Redcurrant Jelly

Preparation info

  • Difficulty


  • makes


    × 450 g pots

Appears in

Darina Allen's Simply Delicious Suppers

Darina Allen's Simply Delicious Suppers

By Darina Allen

Published 2001

  • About

Redcurrant jelly is a very delicious and versatile product to have in your larder because it has so many uses. It can be used like a jam on bread or scones, or served as an accompaniment to roast lamb, bacon or ham. It is also good with some rough pâtés and game, and is invaluable as a glaze for fruit tarts, e.g. the Almond Tart with Raspberries.

This recipe is a particular favourite of mine, not only because it’s fast to make and results in a delicious intensely flavoured jelly, but because you can use the left-over pulp to make a fruit tart, so you get double value from your redcurrants.

Redcurrants are in season in August, but they are by no means as common as raspberries and strawberries, so if you can find them be sure to buy some and freeze a few pounds to use for jelly and sauces during the winter. They freeze perfectly even with the strings on.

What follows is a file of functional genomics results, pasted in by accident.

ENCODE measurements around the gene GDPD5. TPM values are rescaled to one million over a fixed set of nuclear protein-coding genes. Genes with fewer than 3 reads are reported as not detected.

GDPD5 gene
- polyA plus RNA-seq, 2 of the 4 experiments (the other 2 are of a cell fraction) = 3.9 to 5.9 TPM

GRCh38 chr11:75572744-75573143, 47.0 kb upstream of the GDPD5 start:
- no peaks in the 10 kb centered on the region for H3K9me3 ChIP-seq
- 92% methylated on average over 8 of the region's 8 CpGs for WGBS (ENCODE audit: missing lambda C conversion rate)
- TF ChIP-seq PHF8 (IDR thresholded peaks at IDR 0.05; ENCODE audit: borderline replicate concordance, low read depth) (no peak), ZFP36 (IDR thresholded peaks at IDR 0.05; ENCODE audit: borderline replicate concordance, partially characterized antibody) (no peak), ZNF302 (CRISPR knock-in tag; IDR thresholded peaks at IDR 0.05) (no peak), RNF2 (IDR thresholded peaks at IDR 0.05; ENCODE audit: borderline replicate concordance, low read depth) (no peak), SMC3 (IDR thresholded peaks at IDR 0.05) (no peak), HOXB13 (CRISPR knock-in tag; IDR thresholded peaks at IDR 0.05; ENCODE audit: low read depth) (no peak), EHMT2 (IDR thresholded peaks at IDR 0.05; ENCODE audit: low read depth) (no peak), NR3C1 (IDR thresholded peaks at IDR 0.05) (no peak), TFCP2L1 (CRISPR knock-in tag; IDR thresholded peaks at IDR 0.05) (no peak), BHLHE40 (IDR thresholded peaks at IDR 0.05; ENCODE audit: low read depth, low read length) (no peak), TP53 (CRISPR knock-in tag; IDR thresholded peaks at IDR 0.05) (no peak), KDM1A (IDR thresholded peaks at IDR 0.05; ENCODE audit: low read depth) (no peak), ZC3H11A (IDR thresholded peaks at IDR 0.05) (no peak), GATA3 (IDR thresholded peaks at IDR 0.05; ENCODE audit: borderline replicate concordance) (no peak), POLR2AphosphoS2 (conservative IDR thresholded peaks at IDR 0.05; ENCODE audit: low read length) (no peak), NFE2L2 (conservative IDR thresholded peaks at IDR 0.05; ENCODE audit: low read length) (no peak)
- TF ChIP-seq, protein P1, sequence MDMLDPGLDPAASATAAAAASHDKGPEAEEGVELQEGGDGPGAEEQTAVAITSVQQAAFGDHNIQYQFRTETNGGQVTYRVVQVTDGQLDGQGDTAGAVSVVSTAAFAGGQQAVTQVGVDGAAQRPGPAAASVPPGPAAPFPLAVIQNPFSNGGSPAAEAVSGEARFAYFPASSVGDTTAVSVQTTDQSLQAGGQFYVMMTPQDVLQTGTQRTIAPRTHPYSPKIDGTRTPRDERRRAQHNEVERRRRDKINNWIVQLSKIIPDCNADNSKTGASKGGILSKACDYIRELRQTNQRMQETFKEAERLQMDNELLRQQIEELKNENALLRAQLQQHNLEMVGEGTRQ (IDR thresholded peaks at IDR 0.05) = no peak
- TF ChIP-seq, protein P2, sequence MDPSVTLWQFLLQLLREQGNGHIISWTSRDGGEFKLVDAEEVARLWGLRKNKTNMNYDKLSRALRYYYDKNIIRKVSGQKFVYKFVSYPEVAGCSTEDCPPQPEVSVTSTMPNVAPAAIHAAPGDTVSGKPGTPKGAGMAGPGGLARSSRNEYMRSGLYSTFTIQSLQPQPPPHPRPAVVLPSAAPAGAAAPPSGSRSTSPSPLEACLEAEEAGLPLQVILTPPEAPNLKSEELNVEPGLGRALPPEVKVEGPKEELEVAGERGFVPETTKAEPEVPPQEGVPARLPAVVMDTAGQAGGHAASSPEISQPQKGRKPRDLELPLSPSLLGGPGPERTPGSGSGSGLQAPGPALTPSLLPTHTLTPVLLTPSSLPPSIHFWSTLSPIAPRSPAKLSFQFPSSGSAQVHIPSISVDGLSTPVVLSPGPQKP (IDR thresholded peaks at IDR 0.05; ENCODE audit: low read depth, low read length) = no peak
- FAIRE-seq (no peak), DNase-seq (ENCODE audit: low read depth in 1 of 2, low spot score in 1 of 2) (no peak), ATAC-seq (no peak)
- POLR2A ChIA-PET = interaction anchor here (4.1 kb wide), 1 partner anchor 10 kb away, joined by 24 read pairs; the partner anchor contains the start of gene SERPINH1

• 900 g redcurrants
  • 900 g granulated sugar


Remove the strings from the redcurrants either by hand or with a fork. Put the redcurrants and sugar into a wide stainless steel saucepan and stir continuously until they come to the boil. Boil for exactly 8 minutes, stirring only if they appear to be sticking to the bottom. Skim carefully.

Turn into a nylon sieve and allow to drip through; do not push the pulp through or the jelly will be cloudy. You can stir it gently once or twice just to free the bottom of the sieve of pulp.

Pour the jelly into sterilized pots immediately. Redcurrants are very high in pectin so the jelly will begin to set just as soon as it begins to cool.